Fun fact; Gibraltar has a maximum tide range of 1.1 metres. Brisbane River can see 2.3 metres range or more. Broome a 9.8 metre tidal range (that is, the difference when cheap oakley sunglasses you subtract low tide from the high tide.) The bigger the number the faster the speed of the water so as to move the volume.
The rule of twelfths:
In our region tides are about every six hours. Dividing each tide into a unit for each hour, 1/12th of the water flow will occur in the first and last hour, 2/12ths in each of the second and fifth hours, leaving half of the total volume of water to flow in the middle two hours. As the river never gets any wider, the bigger the difference between high and low, the faster the water must travel, especially in those middle hours.
Local tide work:
http://wind.willyweather.com.au/qld/brisbane/brisbane-river–hill-end.html has a tide, and wind, predictor adjusted for our Hill End. If you look before you leave home you can prepare for the day by seeing which direction and how strong the tide will be at race time. A 1.8m difference between high and low is about average. Last Saturday, [rounded for easy memorising], we had an 11:30 AM High of 2.4 m and a 6:30 PM Low of 0.5 m. giving a difference in height of 1.9 m. This means the race was held just after the middle two hours of flow of a run-out tide.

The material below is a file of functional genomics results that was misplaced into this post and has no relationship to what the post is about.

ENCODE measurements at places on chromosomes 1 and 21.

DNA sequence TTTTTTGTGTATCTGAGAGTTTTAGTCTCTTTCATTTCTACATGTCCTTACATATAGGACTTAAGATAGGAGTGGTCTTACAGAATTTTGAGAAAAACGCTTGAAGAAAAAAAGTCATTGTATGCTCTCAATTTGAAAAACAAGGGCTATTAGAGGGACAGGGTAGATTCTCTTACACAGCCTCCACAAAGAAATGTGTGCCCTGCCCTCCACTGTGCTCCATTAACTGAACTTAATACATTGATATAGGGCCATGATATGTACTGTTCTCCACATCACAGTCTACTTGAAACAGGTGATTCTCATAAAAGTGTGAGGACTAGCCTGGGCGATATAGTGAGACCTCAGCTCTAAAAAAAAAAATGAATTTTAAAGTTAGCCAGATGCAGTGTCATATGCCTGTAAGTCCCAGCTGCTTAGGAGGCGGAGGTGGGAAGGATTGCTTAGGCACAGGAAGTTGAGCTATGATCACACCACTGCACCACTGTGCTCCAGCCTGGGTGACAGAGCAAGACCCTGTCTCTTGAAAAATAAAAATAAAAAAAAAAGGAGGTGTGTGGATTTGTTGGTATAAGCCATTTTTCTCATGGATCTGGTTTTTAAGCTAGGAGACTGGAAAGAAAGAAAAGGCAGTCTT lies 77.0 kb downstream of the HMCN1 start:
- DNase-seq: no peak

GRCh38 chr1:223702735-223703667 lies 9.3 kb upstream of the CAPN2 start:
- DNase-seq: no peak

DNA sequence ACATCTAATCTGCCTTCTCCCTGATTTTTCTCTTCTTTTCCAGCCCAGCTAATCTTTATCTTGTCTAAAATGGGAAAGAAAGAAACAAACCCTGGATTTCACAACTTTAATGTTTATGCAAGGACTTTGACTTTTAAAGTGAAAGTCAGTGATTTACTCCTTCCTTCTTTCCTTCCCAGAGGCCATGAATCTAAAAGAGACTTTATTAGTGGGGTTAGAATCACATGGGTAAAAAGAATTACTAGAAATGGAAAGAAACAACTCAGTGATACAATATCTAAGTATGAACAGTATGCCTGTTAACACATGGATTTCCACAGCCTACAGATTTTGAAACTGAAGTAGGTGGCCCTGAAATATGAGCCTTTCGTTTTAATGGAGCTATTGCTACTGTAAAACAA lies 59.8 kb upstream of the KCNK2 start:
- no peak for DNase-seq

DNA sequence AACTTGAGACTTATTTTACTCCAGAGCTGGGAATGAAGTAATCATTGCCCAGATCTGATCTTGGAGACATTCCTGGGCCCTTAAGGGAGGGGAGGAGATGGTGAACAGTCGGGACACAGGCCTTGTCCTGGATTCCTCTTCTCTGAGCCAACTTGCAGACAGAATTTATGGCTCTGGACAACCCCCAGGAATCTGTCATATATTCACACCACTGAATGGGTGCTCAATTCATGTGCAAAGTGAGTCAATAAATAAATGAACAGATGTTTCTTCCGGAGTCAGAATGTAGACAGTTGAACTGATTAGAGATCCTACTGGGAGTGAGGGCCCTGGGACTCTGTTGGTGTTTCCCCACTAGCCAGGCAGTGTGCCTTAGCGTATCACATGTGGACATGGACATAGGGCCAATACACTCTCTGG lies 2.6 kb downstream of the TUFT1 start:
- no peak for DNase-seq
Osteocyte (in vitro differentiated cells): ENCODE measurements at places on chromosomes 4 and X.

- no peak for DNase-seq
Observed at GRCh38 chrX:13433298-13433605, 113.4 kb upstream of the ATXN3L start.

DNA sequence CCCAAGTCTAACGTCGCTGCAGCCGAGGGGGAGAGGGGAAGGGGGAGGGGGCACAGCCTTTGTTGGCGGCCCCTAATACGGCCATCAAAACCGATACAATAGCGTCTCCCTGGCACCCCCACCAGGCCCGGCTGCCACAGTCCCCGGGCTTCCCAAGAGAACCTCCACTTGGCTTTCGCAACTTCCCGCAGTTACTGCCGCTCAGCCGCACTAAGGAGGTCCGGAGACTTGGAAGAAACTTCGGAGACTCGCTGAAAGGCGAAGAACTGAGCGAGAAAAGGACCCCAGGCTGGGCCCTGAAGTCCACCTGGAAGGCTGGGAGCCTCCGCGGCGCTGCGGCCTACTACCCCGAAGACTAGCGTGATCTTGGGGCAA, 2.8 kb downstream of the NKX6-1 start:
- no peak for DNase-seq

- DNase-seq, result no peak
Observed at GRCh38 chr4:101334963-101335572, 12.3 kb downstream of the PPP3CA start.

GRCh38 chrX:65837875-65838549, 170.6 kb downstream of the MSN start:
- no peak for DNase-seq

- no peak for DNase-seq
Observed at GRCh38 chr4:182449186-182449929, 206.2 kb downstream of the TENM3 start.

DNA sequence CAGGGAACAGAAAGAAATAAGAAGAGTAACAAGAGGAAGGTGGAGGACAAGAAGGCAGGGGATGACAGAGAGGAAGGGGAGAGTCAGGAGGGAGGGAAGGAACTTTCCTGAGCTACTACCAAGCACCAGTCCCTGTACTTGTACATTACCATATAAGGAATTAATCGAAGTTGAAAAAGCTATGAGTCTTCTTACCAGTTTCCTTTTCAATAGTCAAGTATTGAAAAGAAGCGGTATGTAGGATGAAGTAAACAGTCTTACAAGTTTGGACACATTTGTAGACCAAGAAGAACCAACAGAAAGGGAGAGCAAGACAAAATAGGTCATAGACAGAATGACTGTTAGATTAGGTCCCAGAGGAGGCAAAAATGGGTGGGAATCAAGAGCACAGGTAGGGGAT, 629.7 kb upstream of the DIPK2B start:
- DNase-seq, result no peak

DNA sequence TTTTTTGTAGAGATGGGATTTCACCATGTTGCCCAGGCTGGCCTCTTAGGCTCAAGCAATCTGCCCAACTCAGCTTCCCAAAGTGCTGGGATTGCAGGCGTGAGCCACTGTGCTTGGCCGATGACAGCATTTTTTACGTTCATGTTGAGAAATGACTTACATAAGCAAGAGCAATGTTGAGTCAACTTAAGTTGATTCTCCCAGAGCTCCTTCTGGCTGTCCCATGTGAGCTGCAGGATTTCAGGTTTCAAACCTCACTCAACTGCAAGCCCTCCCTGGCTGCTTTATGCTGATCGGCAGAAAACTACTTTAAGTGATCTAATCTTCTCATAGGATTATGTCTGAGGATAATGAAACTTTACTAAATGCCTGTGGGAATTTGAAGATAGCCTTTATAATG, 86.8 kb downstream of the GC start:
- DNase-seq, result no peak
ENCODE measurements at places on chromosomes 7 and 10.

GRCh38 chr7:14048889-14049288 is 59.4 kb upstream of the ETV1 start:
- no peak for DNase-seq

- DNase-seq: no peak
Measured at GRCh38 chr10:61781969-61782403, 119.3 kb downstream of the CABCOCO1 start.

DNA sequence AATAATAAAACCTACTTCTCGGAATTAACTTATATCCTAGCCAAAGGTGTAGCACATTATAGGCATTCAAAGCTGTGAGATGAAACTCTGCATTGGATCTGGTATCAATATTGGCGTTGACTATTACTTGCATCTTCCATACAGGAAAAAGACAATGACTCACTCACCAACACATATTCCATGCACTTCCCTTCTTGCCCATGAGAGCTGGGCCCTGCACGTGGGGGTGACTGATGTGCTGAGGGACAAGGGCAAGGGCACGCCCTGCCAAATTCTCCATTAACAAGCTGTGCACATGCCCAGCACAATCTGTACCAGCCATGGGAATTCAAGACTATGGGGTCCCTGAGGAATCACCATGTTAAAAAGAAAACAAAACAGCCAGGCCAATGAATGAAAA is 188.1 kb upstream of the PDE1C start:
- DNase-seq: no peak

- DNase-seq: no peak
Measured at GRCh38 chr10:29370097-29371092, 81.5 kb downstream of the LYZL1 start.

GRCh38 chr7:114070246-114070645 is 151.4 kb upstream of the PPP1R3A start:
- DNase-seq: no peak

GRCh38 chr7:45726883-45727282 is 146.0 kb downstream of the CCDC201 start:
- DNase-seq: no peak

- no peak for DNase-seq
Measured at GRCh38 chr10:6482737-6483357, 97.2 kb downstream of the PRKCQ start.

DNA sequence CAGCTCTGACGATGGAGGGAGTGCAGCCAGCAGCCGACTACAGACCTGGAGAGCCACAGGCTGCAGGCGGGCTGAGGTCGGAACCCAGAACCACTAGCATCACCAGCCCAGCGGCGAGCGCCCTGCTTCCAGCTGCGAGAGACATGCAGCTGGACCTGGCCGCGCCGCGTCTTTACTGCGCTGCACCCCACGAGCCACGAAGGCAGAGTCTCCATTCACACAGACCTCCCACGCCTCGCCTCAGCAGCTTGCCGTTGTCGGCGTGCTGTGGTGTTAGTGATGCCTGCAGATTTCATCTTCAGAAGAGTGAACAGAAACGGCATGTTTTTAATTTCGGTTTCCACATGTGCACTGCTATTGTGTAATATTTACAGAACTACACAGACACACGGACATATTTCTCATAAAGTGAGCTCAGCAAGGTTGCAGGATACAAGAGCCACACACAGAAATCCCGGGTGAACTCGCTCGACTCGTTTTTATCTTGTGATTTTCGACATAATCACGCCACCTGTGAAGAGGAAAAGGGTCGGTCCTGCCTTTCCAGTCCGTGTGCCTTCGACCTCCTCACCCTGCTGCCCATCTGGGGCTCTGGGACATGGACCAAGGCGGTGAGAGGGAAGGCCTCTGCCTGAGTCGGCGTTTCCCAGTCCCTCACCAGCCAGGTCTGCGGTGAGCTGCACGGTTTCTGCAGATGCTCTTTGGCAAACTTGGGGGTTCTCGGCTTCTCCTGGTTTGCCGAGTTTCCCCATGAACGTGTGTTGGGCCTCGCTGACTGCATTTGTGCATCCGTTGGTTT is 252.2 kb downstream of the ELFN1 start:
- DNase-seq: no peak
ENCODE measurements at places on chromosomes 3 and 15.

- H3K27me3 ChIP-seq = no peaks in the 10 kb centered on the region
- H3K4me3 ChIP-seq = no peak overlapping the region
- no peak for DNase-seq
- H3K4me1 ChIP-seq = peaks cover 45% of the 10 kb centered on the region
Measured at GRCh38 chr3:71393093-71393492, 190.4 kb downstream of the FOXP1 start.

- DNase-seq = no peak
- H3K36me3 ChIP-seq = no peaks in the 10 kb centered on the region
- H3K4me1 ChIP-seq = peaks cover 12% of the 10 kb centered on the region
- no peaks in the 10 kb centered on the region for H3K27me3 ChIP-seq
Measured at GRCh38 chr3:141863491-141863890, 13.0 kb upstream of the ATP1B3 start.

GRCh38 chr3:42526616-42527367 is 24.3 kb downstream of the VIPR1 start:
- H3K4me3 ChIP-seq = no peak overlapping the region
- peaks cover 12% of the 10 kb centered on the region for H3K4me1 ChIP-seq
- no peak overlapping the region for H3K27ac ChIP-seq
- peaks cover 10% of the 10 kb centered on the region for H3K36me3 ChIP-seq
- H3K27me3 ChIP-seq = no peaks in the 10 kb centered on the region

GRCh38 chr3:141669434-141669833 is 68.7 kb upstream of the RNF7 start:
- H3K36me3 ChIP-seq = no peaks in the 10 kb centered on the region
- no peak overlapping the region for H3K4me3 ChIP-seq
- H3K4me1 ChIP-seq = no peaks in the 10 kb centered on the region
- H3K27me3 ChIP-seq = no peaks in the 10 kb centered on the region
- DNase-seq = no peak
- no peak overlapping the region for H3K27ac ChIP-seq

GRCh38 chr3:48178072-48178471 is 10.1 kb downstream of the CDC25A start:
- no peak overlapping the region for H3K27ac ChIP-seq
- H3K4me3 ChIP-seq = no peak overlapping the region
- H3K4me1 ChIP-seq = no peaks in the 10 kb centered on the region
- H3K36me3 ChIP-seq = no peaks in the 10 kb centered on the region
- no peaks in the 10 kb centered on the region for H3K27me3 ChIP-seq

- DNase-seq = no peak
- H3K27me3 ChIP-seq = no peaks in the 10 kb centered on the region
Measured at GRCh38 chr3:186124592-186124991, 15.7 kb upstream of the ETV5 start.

To make the most of this information, combine it with the wind prediction to see which reach of the river the race will likely be on and work out if the tide will be assisting you either upwind or downwind, preparing mentally for which leg to sail the middle of the river where the current runs faster and when to hug the slacker water nearer the bank. Sometimes there is a tide line marking the slacker water. In doing this be wary of the odd bigger rock submerged along the bank, they can have little eddy patterns too.